https://www.electrical4u.com/lc-circuit-analysis/

lukka98 said:
And I cannot understand why the variation of current is max at initial time, the math say me that but I don't understand
Look again at one of those equations:
$$V_C = V_L = L \frac{dI}{dt}$$
The rate of inductor current change is proportional to the capacitor voltage. At ##t=0## the capacitor voltage is at it's maximum value, so is the rate of change of the inductor current. Then the inductor current flowing through the capacitor causes its voltage to decease (the other equation).

That is just how inductors work, you can't instantly create the magnetic field that results from current flowing, you have to "charge" it up. In the same way that you can't instantly change the voltage of a capacitor.

lukka98
berkeman said:
Hmm, I prefer to just use the simple form of the two differential equations to build intuition about how the LC tank works:
$$v(t) = L\frac{di(t)}{dt}$$
$$i(t) = C\frac{dv(t)}{dt}$$
The energy in the tank circulates back and forth between the current stored in the inductor and the voltage across the capacitor. When one is max, the other is zero. The phase difference between ##v(t)## and ##i(t)## is 90 degrees, due to the interrelationship of the two differential equations.

View attachment 292016
https://www.electrical4u.com/lc-circuit-analysis/
Ok, what disturbed me is that the voltage across capacitor is equal at every time to the e.m.f. generated by inductor... or i believe so.
I see like there are two generator equal in magnitude but opposite in direction, or the voltage across the inductor is like a "drop" of potential?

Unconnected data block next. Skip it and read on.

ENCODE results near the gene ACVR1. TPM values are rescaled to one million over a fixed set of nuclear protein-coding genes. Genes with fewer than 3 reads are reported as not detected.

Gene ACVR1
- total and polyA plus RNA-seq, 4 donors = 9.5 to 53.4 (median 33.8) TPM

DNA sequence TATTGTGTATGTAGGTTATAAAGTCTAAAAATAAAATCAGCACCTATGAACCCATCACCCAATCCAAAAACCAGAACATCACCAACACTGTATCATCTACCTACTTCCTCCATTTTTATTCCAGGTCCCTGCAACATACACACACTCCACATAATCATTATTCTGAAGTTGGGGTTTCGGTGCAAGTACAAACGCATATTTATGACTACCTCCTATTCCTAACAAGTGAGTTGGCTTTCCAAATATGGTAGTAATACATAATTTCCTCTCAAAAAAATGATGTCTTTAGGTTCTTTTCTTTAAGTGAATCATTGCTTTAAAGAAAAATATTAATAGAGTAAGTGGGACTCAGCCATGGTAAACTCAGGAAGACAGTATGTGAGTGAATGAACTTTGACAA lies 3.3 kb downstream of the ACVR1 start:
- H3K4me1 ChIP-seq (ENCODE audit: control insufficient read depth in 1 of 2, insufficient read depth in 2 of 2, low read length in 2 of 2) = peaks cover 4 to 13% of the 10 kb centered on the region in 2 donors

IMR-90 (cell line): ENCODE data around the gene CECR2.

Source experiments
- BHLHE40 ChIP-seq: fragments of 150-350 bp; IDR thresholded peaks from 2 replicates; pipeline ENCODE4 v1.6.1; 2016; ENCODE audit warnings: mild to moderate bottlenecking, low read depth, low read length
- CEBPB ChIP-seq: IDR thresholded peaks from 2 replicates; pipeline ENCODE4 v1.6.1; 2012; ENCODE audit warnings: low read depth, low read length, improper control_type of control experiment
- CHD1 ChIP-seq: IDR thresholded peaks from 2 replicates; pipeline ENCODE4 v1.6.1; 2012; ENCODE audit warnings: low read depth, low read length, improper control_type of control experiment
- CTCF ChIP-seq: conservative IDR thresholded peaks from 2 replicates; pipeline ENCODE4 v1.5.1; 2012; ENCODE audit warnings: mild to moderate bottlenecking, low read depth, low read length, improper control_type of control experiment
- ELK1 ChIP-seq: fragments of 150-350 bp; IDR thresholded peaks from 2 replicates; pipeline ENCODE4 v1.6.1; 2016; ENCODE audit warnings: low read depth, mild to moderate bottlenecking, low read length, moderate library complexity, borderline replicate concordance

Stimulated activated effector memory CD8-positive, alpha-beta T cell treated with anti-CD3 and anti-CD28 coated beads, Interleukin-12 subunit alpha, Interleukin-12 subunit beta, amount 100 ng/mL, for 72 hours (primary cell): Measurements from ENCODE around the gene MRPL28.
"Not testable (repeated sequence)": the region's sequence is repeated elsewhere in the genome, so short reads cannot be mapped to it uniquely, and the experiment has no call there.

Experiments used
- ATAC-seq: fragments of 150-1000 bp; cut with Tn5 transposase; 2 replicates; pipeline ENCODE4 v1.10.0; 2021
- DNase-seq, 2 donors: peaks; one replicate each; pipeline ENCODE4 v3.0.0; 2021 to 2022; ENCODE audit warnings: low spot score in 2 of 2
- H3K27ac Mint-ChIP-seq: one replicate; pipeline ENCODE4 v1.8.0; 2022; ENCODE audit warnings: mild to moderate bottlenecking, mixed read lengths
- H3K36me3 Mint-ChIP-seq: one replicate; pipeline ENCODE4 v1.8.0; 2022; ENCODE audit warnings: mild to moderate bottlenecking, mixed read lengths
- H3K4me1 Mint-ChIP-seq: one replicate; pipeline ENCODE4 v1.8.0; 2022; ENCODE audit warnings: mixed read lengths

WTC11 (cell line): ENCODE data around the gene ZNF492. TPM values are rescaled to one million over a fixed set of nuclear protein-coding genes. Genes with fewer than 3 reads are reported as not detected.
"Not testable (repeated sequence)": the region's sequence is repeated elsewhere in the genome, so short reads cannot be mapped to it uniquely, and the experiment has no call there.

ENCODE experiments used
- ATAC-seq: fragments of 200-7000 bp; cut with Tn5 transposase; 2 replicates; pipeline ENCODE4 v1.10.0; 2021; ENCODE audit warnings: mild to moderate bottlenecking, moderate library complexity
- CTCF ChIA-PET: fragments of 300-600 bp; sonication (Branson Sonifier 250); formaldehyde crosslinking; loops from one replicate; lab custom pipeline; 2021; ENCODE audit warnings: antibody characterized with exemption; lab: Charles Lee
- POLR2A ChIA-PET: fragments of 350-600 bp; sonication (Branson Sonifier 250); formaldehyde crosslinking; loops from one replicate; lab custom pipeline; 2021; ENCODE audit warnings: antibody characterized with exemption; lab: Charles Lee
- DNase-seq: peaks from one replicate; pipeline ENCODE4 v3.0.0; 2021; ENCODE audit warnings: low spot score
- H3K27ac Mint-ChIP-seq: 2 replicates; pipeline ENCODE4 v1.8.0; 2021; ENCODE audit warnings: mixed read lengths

You have to be careful with the signs. Just use Faraday's Law in integral form with the integration path along the circuit.

At the end you should get
$$\ddot{I}=-\frac{1}{LC} I \; \Rightarrow \; I(t)=I_0 \cos(\omega t -\varphi_0),$$
where ##I_0## and ##\varphi_0## are to be determined by the initial conditions and ##\omega=1/\sqrt{LC}##.

## 1. What is an LC circuit?

An LC circuit is a type of electronic circuit that consists of an inductor (L) and a capacitor (C) connected in series or parallel. It is used to store and release energy in the form of electrical oscillations.

## 2. How does an LC circuit work?

When an LC circuit is connected to a power source, the capacitor stores energy in the form of an electric field and the inductor stores energy in the form of a magnetic field. The energy is constantly exchanged between the two components, causing the circuit to oscillate at its resonant frequency.

## 3. What is resonance in an LC circuit?

Resonance in an LC circuit occurs when the frequency of the alternating current matches the natural frequency of the circuit. This causes the circuit to vibrate at maximum amplitude, resulting in a large amount of energy being stored and released.

## 4. How does an LC circuit explain current behavior?

The current behavior in an LC circuit is determined by the properties of the inductor and capacitor, as well as the frequency of the power source. When the circuit is in resonance, the current will be at its maximum and the voltage across the components will be in phase.

## 5. What are some real-world applications of LC circuits?

LC circuits are commonly used in electronic devices such as radios, televisions, and computers. They are also used in wireless communication systems, electric power transmission, and medical equipment. Additionally, LC circuits are used in research and development for testing and measuring the properties of materials and electronic components.